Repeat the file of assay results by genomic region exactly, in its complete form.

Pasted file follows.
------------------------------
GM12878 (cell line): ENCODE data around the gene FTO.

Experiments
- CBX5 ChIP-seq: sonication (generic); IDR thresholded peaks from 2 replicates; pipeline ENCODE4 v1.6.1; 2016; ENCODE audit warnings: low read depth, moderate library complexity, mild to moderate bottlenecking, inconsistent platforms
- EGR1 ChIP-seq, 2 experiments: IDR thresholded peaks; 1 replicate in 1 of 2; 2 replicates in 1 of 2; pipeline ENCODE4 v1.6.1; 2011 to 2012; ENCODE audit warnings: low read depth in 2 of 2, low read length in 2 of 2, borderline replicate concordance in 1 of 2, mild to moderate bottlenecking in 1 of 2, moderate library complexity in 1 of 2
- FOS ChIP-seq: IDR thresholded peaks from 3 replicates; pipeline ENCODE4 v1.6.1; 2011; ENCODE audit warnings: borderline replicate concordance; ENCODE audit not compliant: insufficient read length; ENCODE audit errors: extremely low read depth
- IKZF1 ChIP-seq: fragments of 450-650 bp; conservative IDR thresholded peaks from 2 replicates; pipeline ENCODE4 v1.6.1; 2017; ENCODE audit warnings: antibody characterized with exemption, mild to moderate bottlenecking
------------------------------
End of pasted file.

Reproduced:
GM12878 (cell line): ENCODE data around the gene FTO.

Experiments
- CBX5 ChIP-seq: sonication (generic); IDR thresholded peaks from 2 replicates; pipeline ENCODE4 v1.6.1; 2016; ENCODE audit warnings: low read depth, moderate library complexity, mild to moderate bottlenecking, inconsistent platforms
- EGR1 ChIP-seq, 2 experiments: IDR thresholded peaks; 1 replicate in 1 of 2; 2 replicates in 1 of 2; pipeline ENCODE4 v1.6.1; 2011 to 2012; ENCODE audit warnings: low read depth in 2 of 2, low read length in 2 of 2, borderline replicate concordance in 1 of 2, mild to moderate bottlenecking in 1 of 2, moderate library complexity in 1 of 2
- FOS ChIP-seq: IDR thresholded peaks from 3 replicates; pipeline ENCODE4 v1.6.1; 2011; ENCODE audit warnings: borderline replicate concordance; ENCODE audit not compliant: insufficient read length; ENCODE audit errors: extremely low read depth
- IKZF1 ChIP-seq: fragments of 450-650 bp; conservative IDR thresholded peaks from 2 replicates; pipeline ENCODE4 v1.6.1; 2017; ENCODE audit warnings: antibody characterized with exemption, mild to moderate bottlenecking